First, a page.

I love recycling.
Or maybe it’s more accurate to say that I feel extreme guilt if I throw something in the trash not knowing if I could have recycled it or not. So, I’m always looking online to see whether or not an item can be recycled. Like all industries, recycling is constantly evolving; items that were once destined for the landfill are now recyclable or might be in the future.
Ziploc and Plastic Bags
It’s true! Once I looked into the matter, I learned that Ziploc actually has a recycling program that makes recycling theirs (and other plastic bags) super easy! Visit PlasticFilmRecycling to find a participating location near you and take your clean and dry plastic bags to be recycled. I was surprised to find four locations local to me including one that I already visit regularly! Types of plastics include:
- Ziploc® brand bags (clean and dry)
- Plastic grocery bags
- Newspaper bags
- Dry-cleaning bags
- Bread bags and produce bags
- Toilet paper, napkin and paper-towel wraps
- Plastic shipping envelopes
- All clean bags labeled #2 or #4
Air and Home Care Items
Through programs like TerraCycle (this is the Canadian link but TerraCycles exist around the world) you can recycle air fresheners, plastic bottle trigger heads, and air freshener refill cartridges. I’m new to the TerraCycle world but I cannot get over how easy this free program makes recycling odd items.
Most people throw away or (eeeek!!!!) flush their unused prescription drugs. Firstly, let me just say, NEVER flush your unused drugs! Municipal water systems are designed to filter many things but drugs is not one of them. Instead, take your unused medications back to your pharmacy for proper disposal. You can also dispose of medications at your local HouseHold Hazardous Waste Depot. This simple effort goes a long way in helping to keep our water and soil safe.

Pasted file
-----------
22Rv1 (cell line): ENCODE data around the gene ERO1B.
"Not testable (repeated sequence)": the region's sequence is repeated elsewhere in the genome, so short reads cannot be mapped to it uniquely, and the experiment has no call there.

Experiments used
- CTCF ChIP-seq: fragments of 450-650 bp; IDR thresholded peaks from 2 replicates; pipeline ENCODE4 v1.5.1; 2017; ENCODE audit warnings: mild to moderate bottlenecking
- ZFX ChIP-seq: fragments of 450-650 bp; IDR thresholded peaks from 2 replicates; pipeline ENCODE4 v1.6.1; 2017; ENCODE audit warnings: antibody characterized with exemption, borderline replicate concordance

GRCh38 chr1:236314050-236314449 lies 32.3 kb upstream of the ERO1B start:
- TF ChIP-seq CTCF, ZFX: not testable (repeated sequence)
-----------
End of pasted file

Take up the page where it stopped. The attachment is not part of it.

Wondering what to do with my kids crib mattresses had me looking into whether or not this is a recyclable item. It turns out a mattress is 98% recyclable! Look into your municipalities waste management website to see if they have a mattress recycling initiative.
With the lid and nozzle removed, an empty aerosol can is actually an item that a lot of people don’t realize can be recycled directly into your blue bin. If your can is not completely empty, then it should be taken to a HouseHold Hazardous Materials Depot for disposal.
Are garage sales not really your thing?
Look for Free Goods Exchange programs! Many cities have Free Goods Exchange Days at least once a year. These are excellent and hassle-free ways to get rid of goods (especially large items) without having to be present or exchange money. Furthermore, exchange programs are kind to the environment and are a great way to keep consumable items out of landfills.
Know of a cool recycling initiative? Tell me about it in the comments!